When Cynthia Lewin left her post as general counsel of National Wildlife Federation to run the legal department at AARP in 2010, the first thing she did was look for places to trim legal expenses at the 37-million member organization. The AARP’s lawyers, she found, were spending a lot of time relaying information from inside the organization to outside law firms.
"They were interpreting the question to outside counsel and then interpreting the response," she said. "These were people that had been there a long time. I said, ‘I can see from the way you’re framing the question, you know the answer. So let’s stop sending it to outside counsel. If you need a second opinion on something I can give it to you.’ "
That’s one of the ways Lewin was able to cut millions in expenses for the advocacy group for older Americans — formerly the American Association of Retired Persons — without having to bring in new staff. Expenditures last year were more than 50 percent lower than the average annual legal bills between 2005 and 2009, she said.
Lewin’s group handles a range of matters — employment, intellectual property related to the organization’s magazine and tax matters like heading off threats to its tax-exempt status as a nonprofit organization. She and her team also review briefs written by AARP Foundation Litigation, a separate office that files lawsuits aimed at protecting seniors’ interests on issues including retirement, health care and nursing home coverage.
Lewin has worked to trim the demand for legal advice at the 2,000-employee organization by ramping up education for the nonlegal staff to head off problems. "We really invested in education and seminars and putting out written guidance," she said. "We’ve reduced the amount of legal work needed."
Lewin’s approach to hiring outside counsel has changed with time. At first, she tried using a single corporate firm for a range of matters, thinking that would simplify the hiring process. "I tried having a big firm, and would call them up and say, ‘Send me your federal grants person or your contracts person,’ " she said. An episode with a big-firm lawyer who lacked the specialized knowledge she needed changed her mind. Lewin went smaller — even turning to Google to help her find a specialist in an obscure area of federal grants law who wowed her with the ability recite parts of the Federal Register verbatim.
"I look for boutique firms now," Lewin said. "You tend to get time from the experts themselves rather than getting leveraged with a lot of associates."
Three of her favorites are New York’s Perlman & Perlman, an eight-lawyer firm that specializes in nonprofit law; Washington’s Trister, Ross, Schadler & Gold, another eight-lawyer firm that does work for political and advocacy groups; and Mosaic Legal Group, a three-lawyer Washington-based intellectual property boutique.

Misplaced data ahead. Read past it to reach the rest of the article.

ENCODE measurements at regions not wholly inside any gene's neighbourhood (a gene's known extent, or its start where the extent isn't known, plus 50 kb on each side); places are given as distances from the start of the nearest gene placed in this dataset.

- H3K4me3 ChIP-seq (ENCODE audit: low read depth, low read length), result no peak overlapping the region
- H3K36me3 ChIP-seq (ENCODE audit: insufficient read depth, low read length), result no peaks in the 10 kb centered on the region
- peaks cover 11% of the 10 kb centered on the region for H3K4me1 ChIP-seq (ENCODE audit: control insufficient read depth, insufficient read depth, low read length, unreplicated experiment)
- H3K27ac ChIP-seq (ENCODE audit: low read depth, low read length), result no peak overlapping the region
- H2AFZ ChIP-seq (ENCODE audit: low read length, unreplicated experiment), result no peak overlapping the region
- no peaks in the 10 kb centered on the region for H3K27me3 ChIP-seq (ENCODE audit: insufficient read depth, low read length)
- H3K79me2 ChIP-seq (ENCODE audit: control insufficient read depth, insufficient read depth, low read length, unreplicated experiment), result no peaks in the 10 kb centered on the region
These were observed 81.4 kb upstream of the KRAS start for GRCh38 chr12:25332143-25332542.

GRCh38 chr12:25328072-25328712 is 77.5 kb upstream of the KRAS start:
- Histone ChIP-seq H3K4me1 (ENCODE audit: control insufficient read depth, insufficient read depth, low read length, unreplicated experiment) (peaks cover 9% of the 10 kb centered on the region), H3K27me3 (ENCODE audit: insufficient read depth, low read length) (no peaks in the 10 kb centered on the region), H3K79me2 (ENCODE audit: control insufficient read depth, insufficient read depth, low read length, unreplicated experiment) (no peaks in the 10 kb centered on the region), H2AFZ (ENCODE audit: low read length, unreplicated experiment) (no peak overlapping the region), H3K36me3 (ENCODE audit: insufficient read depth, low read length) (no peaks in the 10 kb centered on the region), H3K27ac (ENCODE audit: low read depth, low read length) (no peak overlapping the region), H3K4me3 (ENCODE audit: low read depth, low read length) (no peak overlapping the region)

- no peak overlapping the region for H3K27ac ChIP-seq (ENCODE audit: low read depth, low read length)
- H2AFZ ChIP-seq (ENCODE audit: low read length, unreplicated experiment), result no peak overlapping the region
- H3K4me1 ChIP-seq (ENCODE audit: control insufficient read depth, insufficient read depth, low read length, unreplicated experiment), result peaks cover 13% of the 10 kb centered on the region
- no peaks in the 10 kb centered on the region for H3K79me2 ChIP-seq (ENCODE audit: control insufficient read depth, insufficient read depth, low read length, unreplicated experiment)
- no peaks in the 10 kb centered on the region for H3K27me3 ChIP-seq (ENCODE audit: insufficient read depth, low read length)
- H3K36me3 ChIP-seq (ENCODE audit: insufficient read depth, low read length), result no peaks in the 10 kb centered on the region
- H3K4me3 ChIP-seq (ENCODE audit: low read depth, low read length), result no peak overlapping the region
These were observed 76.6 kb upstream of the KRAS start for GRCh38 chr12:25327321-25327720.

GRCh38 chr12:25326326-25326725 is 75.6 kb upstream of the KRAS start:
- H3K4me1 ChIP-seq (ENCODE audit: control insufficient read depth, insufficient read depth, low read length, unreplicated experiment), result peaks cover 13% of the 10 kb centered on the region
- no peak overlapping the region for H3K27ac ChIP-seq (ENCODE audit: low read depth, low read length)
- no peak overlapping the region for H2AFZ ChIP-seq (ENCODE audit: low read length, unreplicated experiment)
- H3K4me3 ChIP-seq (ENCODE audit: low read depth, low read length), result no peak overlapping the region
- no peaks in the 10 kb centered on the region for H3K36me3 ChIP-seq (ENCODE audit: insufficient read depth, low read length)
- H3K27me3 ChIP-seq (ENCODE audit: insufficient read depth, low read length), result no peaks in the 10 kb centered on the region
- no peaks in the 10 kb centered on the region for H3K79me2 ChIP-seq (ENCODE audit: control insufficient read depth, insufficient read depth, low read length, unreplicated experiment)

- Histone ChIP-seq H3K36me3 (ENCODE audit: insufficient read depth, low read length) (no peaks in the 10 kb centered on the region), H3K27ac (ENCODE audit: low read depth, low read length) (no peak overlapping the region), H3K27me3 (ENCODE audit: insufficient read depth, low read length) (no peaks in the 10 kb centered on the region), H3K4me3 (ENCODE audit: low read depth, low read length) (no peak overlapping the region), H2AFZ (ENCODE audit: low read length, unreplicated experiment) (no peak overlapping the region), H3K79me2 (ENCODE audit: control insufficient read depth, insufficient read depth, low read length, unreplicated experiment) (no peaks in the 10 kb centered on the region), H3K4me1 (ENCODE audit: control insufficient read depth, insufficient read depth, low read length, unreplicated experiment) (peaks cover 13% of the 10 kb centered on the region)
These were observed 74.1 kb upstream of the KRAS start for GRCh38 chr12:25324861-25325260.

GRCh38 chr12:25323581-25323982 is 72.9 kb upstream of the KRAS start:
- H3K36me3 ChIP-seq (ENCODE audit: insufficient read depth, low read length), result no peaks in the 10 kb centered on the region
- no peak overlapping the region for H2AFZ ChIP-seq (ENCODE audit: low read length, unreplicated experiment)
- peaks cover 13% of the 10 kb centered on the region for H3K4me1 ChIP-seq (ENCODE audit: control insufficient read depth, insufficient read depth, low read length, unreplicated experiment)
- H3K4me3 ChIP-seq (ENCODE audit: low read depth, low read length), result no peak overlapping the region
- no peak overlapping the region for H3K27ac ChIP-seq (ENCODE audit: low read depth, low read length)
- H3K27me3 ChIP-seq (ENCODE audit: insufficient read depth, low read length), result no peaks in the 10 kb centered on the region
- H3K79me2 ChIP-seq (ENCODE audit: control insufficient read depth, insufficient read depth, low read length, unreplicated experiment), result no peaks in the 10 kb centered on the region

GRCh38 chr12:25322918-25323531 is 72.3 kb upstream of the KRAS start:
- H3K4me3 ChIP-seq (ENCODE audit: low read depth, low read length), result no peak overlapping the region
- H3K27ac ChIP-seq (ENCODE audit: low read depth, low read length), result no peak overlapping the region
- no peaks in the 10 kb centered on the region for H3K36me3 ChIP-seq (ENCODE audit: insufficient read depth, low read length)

Lewin takes a tough line when negotiating fees. "We ask everyone for discounts: for volume discounts, for nonprofit discounts, for fee caps," she said. In November, when many firms were considering raising fees for the new year, she took to the phones to request that some of her outside firms maintain their 2013 rates at 2012 levels. Agreements with law firms include a 12-page addendum that limits the number of associates participating in depositions or on phone calls, and specifies that a single person at the firm will be a contact with a single person at AARP.
Lewin’s 12-lawyer group also juggles pro bono cases for poor seniors — including a recent matter in which her team helped recover money for about 100 people who had been harassed by an overly aggressive debt collection agency. "At nonprofits, you have to have a passion for the mission and throw yourself into it and be part of the team," she said. — Jason McLure
|AARP, a 37-million member-advocacy organization for those 50 and older.|
|Industry:||Membership-based advocacy group|
|Number of lawyers in the Washington area:||12|
|Number of lawyers in the U.S.:||12|
|Number of lawyers worldwide:||12|
|General counsel:||Cynthia Lewin|
|KEYS TO SUCCESS|
"What’s great about being in-house is being part of a multidisciplinary team and working with people from different backgrounds."
"At nonprofits, you have to have a passion for the mission and throw yourself into it and be part of the team."
"I look for boutique firms now. You tend to get time from the experts themselves rather than getting leveraged with a lot of associates."
"We ask everyone for discounts: for volume discounts, for nonprofit ­discounts, for fee caps."
"We really invested in education and seminars and putting out written guidance [for nonattorney staff]. We’ve reduced the amount of legal work needed."
— Cynthia Lewin